Nigerians were stunned last week when two Borno State members of the House of Representatives reported a gradual but steady reoccupation of parts of Borno State by Boko Haram. An All Progressives Congress (APC) Representative, Ahmad Jaha, of the Damboa/Gwoza/Chibok Federal Constituency stated that Boko Haram terrorists are in effective occupation of eight local government areas out of the 10 local government areas that constitute the northern half of Borno State, which, in itself, is the centre point of the rebellion.
“In Chibok, I have 10 electoral wards, only two are not under occupation. In Damboa, I have 10 electoral wards, only one is not under the occupation of Boko Haram… the Chief Whip of the House of Representatives, Mohammed Tahir Monguno, can bear me witness, out of 10 local governments in northern Borno, only two and their headquarters, are still not under the occupation of Boko Haram.”
Corroborating his colleague, the Chief Whip, Monguno, who originated the motion for debate as an issue of urgent national importance, said there has been a spike in the deadly expansionist push by the terrorists. He called for a special intervention in the war because, he said, the gains recorded against Boko Haram by the President Muhammadu Buhari administration are gradually being reversed. He feared retrogression and even the risk of a return to the pre-2015 period when Boko Haram occupied some local government areas, renamed them, and hoisted their blood-soaked flags in some of those towns. Such a development would be a social disaster, as it will trigger mass migration to Maiduguri from such occupied towns, he said.
We urge the Federal Government to lend a sympathetic ear to the two House members whose constituencies are partly under occupation by Boko Haram. They seem to think, with some justification, that the government has not given adequate encouragement to the soldiers, and it is also their view that the numerical strength of the terrorists is less than five per cent that of the Nigerian military.
They said whereas the Boko Haram terrorists are committed and stimulated, they are motivated and ready to bring the war to “our doorstep.” In contrast, our soldiers are less committed – an issue raised earlier by no less an authority than the Chief of Army Staff, Lt.-Gen. Tukur Buratai – and much less stimulated and, therefore, lack the motivation to take the war to “their doorsteps.” Paying the soldiers N500 a day was indefensible, said Jaha, who appealed to the government to make the soldiers in the theatre more comfortable, provide them insurance covers, and reassure them of their future or else, he said, “definitely, we are not going to win the war.”
Nigerians cannot forget the overwhelming hope and optimism they felt in 2015 at the onset of this administration, which then was expected to rout and root out Boko Harm if not in two weeks, then, at the most, in two months. And it was such a reassurance that leading the charge was a two-star general commander-in-chief who actually was expected to know something about commanding men and fighting wars. And true to expectations, seven months later, indeed, precisely on Christmas Eve, December 24, 2015, President Buhari announced to the world through the BBC that Boko Haram was “technically defeated.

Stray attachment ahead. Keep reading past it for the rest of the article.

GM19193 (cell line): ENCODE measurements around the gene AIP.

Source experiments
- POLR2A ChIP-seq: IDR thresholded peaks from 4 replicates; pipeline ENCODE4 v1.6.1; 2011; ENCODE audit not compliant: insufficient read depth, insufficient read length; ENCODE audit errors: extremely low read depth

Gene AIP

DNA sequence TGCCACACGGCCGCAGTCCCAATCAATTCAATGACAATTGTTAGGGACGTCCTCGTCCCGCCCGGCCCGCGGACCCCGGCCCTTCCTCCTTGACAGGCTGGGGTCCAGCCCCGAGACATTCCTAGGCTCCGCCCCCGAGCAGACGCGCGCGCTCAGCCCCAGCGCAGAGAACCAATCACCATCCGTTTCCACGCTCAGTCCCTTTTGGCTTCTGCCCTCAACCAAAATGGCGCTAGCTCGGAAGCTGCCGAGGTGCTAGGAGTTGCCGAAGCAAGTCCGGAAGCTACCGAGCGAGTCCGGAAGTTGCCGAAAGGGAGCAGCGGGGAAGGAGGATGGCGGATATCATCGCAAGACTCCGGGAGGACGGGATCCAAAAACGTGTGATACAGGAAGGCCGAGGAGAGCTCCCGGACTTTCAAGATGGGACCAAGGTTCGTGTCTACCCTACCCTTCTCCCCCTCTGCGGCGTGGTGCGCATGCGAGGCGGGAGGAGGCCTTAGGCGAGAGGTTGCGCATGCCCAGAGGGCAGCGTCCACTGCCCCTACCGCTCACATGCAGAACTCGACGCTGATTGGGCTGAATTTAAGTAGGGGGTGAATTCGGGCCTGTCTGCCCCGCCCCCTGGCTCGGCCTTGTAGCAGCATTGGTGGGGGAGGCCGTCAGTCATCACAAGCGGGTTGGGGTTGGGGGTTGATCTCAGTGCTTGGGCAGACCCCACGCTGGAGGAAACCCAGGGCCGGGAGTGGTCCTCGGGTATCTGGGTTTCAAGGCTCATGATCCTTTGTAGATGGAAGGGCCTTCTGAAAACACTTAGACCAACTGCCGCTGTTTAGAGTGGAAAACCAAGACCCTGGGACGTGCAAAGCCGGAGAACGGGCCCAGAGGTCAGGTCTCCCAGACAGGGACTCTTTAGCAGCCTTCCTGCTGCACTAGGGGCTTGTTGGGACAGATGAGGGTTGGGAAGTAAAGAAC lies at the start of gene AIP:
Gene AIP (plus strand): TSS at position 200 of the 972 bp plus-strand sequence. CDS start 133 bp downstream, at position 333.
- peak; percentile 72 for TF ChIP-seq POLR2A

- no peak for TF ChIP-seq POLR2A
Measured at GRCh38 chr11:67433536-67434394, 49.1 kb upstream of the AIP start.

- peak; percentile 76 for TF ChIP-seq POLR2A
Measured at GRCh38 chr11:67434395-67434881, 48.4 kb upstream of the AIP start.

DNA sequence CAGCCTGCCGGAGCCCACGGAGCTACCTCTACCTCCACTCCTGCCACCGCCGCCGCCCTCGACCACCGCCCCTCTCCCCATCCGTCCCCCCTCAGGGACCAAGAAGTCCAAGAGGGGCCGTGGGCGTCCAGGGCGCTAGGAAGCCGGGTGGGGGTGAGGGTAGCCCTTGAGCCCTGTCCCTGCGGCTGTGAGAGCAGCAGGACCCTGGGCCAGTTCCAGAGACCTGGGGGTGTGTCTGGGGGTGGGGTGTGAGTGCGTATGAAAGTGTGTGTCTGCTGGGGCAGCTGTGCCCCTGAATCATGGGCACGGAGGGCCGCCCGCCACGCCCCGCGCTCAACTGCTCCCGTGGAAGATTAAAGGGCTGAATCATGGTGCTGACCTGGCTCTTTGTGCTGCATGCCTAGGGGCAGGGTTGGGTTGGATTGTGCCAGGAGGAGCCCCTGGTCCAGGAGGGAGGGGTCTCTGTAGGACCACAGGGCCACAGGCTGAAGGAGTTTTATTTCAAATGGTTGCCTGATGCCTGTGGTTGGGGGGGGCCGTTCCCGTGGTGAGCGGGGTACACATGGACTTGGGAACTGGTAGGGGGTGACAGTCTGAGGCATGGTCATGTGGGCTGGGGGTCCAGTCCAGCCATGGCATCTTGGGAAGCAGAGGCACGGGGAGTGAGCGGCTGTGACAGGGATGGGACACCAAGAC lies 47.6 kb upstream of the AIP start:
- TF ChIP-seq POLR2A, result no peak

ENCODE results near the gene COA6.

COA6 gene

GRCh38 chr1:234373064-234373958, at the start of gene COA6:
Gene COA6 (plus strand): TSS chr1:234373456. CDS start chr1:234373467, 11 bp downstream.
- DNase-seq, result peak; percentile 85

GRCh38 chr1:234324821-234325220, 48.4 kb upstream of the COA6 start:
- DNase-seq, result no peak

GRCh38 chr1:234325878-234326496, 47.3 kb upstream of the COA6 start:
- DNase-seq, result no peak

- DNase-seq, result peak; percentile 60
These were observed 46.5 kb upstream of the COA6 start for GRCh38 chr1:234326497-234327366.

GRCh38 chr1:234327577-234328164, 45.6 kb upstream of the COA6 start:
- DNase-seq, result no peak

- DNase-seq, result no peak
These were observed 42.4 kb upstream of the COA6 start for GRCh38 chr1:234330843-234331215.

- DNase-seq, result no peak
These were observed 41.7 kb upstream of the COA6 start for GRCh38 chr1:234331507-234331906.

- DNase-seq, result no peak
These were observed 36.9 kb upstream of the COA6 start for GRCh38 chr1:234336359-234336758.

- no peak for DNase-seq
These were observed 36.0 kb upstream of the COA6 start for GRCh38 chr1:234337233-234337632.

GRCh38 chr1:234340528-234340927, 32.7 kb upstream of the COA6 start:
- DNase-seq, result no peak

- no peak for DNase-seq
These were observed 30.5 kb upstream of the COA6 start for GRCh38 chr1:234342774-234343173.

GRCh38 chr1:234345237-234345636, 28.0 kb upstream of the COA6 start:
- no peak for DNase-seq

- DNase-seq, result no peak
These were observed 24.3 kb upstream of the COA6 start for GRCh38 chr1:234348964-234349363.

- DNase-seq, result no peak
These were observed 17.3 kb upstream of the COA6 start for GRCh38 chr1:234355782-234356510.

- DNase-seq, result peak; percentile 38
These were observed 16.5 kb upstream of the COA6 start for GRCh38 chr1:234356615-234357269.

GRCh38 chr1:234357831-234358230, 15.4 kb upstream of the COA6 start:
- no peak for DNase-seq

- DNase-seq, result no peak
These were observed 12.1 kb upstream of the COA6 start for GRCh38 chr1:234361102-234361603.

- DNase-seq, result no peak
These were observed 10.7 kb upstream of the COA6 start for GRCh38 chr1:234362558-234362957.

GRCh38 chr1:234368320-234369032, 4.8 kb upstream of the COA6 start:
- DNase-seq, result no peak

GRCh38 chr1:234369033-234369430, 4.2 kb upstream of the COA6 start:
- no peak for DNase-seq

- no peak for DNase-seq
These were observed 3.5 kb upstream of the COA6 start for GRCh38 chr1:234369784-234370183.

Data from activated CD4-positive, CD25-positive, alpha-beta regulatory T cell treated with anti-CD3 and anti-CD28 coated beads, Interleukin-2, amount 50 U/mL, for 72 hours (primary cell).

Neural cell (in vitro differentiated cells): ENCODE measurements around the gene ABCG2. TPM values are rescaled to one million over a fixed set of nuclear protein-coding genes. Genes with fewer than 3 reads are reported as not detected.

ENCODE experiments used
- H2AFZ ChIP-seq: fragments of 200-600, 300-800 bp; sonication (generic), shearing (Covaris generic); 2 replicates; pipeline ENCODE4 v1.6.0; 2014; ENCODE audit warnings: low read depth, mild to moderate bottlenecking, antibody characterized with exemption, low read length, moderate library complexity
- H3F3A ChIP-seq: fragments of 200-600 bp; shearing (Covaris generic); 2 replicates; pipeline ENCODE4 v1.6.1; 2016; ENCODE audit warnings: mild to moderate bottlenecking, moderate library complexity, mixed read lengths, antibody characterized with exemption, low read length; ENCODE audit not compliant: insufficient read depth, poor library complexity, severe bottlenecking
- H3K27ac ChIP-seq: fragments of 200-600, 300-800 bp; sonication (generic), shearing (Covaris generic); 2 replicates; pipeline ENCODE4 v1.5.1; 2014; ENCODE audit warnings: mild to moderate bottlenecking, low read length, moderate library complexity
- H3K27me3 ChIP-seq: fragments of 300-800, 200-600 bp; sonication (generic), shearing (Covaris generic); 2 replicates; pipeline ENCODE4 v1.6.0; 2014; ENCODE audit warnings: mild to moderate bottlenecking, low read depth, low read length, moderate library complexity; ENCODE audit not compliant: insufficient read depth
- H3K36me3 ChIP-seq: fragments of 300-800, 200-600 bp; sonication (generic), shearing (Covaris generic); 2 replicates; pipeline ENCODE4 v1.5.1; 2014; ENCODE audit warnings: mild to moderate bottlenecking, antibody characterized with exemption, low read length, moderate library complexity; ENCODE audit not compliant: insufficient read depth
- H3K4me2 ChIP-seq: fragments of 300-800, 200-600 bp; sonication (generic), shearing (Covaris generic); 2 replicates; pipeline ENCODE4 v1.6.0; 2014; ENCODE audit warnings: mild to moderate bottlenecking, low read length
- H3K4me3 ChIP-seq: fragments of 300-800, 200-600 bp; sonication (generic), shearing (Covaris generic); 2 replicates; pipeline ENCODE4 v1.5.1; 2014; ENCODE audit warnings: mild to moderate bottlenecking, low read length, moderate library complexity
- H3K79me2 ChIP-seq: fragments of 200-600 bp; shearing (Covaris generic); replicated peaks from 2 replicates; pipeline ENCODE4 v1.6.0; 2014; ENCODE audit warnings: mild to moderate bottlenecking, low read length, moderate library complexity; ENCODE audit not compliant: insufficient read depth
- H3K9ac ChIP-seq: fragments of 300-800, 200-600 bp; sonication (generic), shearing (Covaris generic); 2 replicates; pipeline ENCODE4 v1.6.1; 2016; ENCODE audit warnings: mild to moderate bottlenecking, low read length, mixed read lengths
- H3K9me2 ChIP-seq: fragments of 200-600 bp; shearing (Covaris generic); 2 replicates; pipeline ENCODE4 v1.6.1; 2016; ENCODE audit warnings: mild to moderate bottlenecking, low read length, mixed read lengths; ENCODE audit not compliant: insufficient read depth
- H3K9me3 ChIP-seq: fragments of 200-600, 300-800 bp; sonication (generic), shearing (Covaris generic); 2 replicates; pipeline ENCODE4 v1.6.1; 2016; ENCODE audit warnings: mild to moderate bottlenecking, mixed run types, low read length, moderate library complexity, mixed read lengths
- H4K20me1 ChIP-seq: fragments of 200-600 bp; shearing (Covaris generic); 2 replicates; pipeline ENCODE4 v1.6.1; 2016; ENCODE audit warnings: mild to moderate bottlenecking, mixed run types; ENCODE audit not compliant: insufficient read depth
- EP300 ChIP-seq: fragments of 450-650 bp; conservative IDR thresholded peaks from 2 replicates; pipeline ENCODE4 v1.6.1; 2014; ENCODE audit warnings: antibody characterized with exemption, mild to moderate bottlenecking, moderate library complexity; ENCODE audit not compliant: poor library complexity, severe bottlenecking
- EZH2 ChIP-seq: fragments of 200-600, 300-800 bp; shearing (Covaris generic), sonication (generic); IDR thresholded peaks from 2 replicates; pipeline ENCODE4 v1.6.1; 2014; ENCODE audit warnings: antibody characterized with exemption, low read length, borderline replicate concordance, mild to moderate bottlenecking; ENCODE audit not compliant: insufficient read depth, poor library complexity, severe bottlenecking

We have won the war because people are going back into their neighbourhoods. Boko Haram, as an organised fighting force, I assure you, that we have dealt with them.” He explained that the key to defeating the militants was reorganising, retraining, and reequipping the army. For a man who was never given to hyperbole or boastful exaggerations, it must have been heart-breaking for the President as it has been for his fellow citizens to discover how wrong he was.
The Buhari administration has continued to recite the “technically defeated” mantra even when it had become obvious that it was not only misleading but also wrong. Nearly four years after that announcement, we think it is time to get back to reality. First, the 2015 strategy has not worked and history of wars teaches that when the strategy is not working a change of personnel is imperative. There are reports that Boko Haram is better armed, that the terrorists even could launch drones. After ten years of war it must be considered a dereliction of duty to send Nigerian soldiers into theatre with equipment inferior to those used by Boko Haram.
It would also be considered utterly reckless not to have retrained the Nigerian Army on asymmetric warfare. In December 2017 when the President withdrew $1 billion from the Excess Crude Account for this war, a few voices of dissent were raised but, generally, the nation accepted the reality and the expenditure of such humongous sum if that is what is needed to see the end of Boko Haram. The ball is in the President’s court. If he thinks there is anything more the nation can do he should challenge the country. But we need to see action from his end.